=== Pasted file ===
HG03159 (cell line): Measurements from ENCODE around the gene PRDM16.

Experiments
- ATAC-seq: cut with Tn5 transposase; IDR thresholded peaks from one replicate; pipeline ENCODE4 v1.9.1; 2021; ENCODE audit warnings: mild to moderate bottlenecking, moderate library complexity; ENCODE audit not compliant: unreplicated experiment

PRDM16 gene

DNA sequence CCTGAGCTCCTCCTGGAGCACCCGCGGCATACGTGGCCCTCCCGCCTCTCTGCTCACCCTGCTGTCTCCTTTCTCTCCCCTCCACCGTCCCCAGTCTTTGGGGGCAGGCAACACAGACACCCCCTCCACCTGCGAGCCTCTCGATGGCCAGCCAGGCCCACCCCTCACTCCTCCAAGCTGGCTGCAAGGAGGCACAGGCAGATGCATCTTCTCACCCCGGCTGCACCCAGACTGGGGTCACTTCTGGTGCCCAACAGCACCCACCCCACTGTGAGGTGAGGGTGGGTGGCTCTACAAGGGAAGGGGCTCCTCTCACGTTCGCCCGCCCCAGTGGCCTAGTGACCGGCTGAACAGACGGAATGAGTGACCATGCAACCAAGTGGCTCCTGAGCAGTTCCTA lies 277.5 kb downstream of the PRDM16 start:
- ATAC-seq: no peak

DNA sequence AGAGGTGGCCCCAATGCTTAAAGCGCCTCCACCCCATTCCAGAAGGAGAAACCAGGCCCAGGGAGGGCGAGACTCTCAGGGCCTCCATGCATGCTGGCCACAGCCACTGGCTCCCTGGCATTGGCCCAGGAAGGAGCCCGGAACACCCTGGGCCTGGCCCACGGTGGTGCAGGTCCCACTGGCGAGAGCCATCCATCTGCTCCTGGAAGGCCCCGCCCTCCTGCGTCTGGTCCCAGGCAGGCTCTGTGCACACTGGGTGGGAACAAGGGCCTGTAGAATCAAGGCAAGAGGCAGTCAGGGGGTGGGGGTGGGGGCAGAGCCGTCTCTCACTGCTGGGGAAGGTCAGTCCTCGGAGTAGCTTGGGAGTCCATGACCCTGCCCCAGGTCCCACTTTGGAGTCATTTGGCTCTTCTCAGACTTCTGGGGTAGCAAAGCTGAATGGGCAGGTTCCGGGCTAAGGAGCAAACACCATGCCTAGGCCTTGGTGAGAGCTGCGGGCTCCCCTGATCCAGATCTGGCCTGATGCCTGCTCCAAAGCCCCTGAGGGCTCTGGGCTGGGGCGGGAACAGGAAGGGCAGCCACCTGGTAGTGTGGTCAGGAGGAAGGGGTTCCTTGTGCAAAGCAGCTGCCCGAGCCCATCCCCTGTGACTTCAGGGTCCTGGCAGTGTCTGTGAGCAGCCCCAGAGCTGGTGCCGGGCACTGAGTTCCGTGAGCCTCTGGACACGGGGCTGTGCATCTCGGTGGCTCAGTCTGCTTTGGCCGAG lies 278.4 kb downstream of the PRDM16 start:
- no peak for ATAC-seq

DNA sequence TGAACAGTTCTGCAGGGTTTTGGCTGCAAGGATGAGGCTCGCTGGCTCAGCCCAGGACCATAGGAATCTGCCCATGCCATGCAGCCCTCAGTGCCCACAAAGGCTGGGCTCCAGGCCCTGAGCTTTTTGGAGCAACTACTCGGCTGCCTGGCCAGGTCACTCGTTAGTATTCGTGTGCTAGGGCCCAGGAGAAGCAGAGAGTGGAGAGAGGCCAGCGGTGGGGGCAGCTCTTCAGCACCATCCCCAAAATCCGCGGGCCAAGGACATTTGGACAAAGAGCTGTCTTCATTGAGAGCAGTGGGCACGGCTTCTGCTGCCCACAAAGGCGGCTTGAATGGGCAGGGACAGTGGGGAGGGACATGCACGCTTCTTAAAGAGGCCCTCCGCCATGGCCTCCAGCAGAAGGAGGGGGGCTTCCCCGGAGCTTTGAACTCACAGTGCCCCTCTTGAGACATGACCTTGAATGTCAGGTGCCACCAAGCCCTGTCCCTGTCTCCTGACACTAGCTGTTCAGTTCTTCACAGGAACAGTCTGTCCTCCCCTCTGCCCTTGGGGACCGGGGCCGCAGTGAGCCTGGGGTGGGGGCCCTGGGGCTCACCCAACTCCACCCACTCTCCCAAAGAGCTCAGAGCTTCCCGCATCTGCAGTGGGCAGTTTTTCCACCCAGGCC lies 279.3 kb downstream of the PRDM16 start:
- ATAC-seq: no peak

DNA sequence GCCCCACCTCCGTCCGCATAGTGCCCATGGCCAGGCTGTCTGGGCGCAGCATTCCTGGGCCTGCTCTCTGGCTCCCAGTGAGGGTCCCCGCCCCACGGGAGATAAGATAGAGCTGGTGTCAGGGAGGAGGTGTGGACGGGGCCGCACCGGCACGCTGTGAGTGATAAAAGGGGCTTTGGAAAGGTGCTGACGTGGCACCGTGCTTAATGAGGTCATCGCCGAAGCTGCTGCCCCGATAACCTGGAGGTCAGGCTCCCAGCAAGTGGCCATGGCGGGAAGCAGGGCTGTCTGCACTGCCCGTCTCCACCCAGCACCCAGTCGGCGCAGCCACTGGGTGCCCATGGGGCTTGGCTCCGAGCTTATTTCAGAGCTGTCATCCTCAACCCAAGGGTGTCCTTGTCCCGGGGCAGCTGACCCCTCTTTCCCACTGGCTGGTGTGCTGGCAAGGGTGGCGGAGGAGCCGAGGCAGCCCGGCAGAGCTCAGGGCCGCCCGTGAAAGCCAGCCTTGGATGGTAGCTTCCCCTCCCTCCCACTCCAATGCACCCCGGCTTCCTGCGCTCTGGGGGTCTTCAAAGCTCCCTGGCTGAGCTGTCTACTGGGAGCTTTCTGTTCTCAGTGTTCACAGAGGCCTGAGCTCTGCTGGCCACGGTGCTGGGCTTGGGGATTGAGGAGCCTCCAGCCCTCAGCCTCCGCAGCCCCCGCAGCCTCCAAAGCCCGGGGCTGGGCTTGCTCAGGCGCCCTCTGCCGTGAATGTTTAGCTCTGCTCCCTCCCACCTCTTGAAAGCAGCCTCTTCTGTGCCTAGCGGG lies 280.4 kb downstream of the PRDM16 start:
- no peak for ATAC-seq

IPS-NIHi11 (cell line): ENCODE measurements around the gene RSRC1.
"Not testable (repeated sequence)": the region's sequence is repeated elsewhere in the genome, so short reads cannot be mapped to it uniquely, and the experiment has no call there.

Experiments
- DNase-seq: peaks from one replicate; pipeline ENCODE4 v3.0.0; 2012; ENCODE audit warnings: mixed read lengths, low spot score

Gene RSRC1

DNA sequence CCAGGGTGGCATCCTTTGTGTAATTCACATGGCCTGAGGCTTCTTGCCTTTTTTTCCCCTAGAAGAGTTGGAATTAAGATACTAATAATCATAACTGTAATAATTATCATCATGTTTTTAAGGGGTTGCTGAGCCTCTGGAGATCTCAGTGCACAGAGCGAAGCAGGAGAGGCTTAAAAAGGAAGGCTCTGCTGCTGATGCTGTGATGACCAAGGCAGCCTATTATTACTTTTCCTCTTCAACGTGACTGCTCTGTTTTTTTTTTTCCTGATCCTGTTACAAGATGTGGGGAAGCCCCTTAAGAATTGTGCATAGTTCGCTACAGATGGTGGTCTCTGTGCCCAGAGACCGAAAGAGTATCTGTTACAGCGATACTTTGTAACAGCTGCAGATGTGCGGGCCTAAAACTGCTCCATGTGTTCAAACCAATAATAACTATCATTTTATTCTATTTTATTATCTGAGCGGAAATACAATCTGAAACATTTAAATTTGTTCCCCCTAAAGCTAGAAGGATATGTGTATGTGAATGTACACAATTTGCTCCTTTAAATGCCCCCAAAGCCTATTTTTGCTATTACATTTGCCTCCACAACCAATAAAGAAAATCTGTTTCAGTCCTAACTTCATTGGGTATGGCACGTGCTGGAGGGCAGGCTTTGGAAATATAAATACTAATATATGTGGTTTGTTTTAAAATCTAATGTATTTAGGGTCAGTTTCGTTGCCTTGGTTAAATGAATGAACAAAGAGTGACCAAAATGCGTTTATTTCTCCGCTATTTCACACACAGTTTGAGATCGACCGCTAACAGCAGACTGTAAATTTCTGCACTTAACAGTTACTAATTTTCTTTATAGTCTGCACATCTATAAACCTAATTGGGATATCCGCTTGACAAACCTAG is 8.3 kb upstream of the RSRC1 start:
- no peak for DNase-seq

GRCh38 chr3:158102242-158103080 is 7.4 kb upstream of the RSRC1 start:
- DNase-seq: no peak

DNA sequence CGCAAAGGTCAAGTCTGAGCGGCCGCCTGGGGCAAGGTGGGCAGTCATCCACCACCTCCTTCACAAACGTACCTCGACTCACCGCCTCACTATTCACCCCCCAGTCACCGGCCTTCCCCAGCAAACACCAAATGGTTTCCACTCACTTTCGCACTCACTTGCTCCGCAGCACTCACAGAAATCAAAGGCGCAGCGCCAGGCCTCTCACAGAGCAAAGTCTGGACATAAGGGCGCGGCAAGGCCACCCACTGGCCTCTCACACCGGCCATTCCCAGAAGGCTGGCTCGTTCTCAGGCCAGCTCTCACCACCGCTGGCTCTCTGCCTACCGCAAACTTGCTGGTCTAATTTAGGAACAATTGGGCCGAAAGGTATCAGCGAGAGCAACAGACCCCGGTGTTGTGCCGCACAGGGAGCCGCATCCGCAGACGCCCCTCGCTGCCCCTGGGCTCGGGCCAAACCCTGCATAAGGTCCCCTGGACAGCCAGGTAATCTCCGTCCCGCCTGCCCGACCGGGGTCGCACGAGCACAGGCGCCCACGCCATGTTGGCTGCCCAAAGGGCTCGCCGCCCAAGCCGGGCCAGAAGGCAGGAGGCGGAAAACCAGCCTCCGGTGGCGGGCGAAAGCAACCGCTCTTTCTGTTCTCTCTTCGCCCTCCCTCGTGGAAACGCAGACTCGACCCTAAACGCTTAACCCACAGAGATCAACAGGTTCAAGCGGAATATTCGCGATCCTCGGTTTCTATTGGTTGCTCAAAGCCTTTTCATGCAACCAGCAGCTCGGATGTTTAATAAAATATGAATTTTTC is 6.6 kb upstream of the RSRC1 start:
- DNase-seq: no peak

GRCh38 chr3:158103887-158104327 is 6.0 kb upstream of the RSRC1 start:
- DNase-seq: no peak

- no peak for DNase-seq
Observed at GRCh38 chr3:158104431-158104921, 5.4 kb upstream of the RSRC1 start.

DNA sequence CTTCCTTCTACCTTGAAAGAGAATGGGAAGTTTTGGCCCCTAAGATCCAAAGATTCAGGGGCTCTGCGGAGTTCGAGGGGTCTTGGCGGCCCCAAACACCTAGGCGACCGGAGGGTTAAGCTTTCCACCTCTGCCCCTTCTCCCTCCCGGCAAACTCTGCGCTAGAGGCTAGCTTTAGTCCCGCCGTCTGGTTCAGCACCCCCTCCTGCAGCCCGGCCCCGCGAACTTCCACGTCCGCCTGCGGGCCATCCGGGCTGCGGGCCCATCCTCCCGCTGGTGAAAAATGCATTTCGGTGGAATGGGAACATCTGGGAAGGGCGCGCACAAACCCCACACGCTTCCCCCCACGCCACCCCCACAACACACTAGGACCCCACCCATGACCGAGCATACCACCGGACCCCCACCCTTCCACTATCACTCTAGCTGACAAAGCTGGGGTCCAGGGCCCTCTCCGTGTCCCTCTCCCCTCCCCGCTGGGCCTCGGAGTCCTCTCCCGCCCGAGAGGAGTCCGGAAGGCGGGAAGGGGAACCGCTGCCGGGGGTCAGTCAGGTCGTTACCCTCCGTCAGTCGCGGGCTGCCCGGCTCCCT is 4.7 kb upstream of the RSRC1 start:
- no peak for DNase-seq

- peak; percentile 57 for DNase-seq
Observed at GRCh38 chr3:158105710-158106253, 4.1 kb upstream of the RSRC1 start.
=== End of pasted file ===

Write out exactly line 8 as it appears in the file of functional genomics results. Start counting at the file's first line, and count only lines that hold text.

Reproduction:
- no peak for ATAC-seq